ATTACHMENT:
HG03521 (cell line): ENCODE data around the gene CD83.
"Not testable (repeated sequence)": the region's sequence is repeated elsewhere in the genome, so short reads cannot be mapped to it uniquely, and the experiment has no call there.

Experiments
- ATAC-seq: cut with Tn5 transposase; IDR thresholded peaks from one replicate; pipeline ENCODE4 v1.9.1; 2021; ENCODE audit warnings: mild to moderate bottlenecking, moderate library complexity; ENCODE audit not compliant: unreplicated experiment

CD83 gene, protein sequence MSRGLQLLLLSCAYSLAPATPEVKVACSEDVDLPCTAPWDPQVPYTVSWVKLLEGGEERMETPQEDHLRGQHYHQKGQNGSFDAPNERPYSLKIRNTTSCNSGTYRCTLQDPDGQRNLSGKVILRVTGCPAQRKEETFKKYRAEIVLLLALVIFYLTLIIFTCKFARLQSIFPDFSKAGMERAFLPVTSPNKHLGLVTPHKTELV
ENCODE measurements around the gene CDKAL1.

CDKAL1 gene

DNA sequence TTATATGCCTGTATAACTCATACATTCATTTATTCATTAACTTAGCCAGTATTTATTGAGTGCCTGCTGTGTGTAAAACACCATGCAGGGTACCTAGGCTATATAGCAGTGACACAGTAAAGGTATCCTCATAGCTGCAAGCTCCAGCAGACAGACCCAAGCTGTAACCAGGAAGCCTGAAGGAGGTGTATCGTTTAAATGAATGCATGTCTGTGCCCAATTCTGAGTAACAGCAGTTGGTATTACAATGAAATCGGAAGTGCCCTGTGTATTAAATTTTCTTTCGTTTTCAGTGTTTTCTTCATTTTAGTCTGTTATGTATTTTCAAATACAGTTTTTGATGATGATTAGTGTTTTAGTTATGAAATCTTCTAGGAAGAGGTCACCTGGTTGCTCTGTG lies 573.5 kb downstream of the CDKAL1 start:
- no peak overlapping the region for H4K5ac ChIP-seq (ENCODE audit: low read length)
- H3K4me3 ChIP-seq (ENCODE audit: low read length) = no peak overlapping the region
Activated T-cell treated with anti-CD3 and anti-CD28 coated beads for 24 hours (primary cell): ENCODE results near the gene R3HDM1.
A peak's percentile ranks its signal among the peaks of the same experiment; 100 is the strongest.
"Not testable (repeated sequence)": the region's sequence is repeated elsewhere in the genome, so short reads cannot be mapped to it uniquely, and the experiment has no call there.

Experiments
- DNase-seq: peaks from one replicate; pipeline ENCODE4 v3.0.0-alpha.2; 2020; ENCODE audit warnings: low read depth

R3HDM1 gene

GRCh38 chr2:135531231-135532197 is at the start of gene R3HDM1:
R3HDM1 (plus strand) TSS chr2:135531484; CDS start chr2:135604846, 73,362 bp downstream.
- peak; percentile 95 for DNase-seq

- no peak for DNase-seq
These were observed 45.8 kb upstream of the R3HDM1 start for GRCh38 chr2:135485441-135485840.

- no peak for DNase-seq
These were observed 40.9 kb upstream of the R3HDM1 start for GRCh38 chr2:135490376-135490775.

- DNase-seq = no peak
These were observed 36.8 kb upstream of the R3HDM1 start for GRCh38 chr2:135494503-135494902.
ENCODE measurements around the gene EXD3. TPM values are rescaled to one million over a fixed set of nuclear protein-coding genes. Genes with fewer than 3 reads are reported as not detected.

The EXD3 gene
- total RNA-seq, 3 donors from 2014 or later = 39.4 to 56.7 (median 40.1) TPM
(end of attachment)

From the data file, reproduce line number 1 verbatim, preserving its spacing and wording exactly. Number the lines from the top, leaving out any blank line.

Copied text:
HG03521 (cell line): ENCODE data around the gene CD83.